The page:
NGC 2366 is a small, irregular dwarf galaxy 10 million light years away in the direction of the constellation Camelopardalis - the giraffe.
[important]You can click on the image to view a larger version[/important]
The clearly visible blue region in the upper-right corner of the image is the star-forming nebula NGC 2363.
Broadly similar to the Milky Way’s satellite galaxies the Large and Small Magellanic cloud NGC 2366 may be small in comparison to many of the galaxies we are more accustomed to viewing in Hubble image though this doesn’t stop it from being a very active star factory indeed.
The smattering of active regions indicates that the galaxy is producing a great deal of the high mass blue stars (the blue smudges – and of course within NGC 2363).
The image was produced using Hubble’s infrared and green filters and so even though these regions appear blue they are actually a shade of red.
The image spans a distance of roughly 1/5 the diameter of the full moon though the galaxy itself is much too faint to be seen with the naked eye.
The view also captures a much more distant spiral galaxy which can be seen as the orange-brown structure in the upper middle portion of the image.
You can read more about the image here
Hubble has for the first time spotted Aurorae on the distant ice giant Uranus. In the image below you can see the turquoise disk of the planet has a bright ‘blotch’.
An aurora is produced when a stream of charged particles from the solar wind (the material ejected from the Sun) collides with a planet’s magnetic field (more properly called its magnetosphere) and excites the particles within the atmosphere casing them to glow. This glow is what we observe as the aurora.
On Earth aurorae with a blue or red colour are due to excited nitrogen, whilst green or a redish brown hue is due to excited oxygen. The aurorae can dance across the sky in waves of coloured light and whilst some last for a few brief minutes others can remain active for hours depending on the conditions creating them – solar storms for example can create very powerful aurorae.
Aurorae have been observed on other planets as well, particularly Jupiter and Saturn; both of which have prominent auroral systems. Those present in Uranus’ atmosphere are considerably fainter and appear to last only for a few short minutes at a time.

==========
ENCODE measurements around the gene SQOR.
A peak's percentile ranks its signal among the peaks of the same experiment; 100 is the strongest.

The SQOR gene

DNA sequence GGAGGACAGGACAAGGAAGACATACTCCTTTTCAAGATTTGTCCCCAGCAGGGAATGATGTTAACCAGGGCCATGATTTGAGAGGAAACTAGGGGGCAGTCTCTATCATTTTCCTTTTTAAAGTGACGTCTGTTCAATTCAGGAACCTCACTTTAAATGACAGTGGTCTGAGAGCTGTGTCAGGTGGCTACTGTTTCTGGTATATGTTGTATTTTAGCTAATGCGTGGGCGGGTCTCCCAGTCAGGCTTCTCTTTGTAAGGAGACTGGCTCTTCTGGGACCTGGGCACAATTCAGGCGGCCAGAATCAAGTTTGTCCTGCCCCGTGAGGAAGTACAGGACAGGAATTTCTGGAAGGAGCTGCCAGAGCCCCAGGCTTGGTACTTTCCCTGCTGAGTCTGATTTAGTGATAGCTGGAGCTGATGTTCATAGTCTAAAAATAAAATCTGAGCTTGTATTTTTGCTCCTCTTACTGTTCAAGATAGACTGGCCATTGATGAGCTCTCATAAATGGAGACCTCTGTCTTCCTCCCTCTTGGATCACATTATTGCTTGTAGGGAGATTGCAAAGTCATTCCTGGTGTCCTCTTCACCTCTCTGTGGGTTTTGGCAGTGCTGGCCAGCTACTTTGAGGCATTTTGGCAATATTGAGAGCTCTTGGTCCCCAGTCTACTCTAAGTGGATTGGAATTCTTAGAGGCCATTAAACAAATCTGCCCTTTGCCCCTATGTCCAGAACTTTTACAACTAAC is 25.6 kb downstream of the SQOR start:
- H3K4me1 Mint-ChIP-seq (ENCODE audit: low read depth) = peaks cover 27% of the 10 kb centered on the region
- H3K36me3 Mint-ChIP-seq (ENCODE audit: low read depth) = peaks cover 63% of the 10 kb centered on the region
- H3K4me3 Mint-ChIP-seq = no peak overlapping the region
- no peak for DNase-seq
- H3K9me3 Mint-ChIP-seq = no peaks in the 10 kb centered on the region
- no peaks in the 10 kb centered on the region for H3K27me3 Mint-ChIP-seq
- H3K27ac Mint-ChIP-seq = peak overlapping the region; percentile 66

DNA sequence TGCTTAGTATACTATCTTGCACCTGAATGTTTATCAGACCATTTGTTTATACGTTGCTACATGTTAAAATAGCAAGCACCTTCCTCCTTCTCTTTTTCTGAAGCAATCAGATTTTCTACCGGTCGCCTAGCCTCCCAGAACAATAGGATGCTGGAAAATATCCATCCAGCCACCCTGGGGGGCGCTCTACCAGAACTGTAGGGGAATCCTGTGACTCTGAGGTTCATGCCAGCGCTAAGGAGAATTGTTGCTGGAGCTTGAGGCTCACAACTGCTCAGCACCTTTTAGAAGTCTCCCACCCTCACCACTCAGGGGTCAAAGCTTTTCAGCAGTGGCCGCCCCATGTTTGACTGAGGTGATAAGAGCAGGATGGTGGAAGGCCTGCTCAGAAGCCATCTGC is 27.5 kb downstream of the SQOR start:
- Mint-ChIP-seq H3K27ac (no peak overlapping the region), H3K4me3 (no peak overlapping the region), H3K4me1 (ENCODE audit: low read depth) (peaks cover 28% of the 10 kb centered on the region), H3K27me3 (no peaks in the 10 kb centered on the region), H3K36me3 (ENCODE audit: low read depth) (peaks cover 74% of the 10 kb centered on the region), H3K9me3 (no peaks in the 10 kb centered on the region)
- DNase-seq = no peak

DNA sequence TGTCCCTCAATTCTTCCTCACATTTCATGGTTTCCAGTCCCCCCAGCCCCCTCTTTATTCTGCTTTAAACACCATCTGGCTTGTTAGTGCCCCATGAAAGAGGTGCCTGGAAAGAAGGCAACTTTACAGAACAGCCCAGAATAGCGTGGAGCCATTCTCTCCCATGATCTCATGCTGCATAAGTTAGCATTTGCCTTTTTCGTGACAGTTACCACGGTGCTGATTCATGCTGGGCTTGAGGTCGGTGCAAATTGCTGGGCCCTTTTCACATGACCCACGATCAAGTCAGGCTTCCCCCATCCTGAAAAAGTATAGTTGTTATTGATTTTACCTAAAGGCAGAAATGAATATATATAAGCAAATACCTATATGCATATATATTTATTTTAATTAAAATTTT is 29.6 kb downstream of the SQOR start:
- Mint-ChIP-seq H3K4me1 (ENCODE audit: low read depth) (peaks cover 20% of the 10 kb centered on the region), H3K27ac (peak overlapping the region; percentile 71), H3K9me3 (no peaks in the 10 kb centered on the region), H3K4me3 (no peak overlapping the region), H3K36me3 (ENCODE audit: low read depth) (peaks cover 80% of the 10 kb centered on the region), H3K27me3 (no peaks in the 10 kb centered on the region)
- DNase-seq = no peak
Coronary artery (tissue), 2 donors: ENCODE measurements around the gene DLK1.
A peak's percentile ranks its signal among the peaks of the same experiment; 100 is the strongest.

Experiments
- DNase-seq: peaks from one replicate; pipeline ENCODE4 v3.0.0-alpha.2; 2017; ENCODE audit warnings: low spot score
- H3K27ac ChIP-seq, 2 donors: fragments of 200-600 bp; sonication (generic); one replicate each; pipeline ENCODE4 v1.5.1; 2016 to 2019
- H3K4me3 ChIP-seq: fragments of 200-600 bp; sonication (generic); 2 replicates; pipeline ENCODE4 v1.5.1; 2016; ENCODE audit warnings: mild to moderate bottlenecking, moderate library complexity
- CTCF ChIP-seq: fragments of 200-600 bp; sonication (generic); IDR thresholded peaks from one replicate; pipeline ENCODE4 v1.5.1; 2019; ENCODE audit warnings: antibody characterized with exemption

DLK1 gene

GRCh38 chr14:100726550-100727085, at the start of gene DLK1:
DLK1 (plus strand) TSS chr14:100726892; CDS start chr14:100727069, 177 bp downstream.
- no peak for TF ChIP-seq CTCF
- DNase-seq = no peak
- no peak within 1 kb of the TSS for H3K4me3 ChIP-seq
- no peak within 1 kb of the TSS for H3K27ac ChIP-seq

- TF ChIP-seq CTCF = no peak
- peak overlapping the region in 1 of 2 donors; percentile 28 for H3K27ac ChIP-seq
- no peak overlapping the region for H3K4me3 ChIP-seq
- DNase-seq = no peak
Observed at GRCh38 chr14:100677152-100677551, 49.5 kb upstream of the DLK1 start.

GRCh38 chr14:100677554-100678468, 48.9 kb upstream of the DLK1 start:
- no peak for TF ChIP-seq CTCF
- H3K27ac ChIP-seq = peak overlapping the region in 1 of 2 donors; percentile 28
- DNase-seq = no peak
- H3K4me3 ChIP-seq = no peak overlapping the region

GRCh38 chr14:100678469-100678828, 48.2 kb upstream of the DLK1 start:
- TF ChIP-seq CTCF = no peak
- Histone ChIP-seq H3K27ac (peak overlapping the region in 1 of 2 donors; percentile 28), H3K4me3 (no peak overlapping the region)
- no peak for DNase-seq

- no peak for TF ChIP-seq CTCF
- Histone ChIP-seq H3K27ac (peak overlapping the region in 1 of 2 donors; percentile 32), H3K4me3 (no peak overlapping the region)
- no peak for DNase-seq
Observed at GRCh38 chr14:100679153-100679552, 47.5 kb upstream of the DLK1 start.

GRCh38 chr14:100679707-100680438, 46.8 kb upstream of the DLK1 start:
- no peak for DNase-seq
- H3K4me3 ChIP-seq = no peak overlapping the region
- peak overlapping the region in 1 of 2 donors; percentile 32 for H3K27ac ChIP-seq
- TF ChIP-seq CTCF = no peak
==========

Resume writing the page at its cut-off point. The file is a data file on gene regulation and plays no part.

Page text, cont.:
These images represent the first observation of Uranus aurorae, with previous data collected directly during the Voyager 2 flyby in 1986.
These new observations should help to reveal more about Uranus’ magnetic field, which we currently know little about.
You can read more here
Since the beginning of the Space Age, man has sent many manned and unmanned missions into space. Very powerful telescopes, built around the world, broaden our vision and understanding of the universe. Spacecraft, whether visiting other worlds or orbiting the Earth send us images and data collected from our outer atmosphere to the outer planets and beyond.
However, all this was only possible thanks to the incredibly rapid development of technology in recent years. Only then, could the essential resources for the construction of the current generation of spaceships be developed.
So, let us talk a little about some of the most important of space exploration’s tools and its greatest discoveries in this series, called Astronomy Tech.
In this first post, let’s get to know Cassini-Huygens a bit better. It is a joint mission between NASA, the European Space Agency (ESA) and the Italian Space Agency (ISA), which has uncovering the secrets of Saturn, including its rings and moons, as its primary objective.
On October 15th, 1997, the Cassini-Huygens spacecraft – composed of NASA’s Cassini orbiter and the ESA’s Huygens probe – was launched, beginning a long and complex seven-year journey, including gravitational slingshot manoeuvres around Venus, Earth and Jupiter. After arriving at its destination, the mother ship; Cassini, began its main objective exploring Saturn, whilst the Huygens probe was lunched and landed on Titan –Saturn’s largest moon and the second largest in the Solar System, after Jupiter’s moon Ganymede.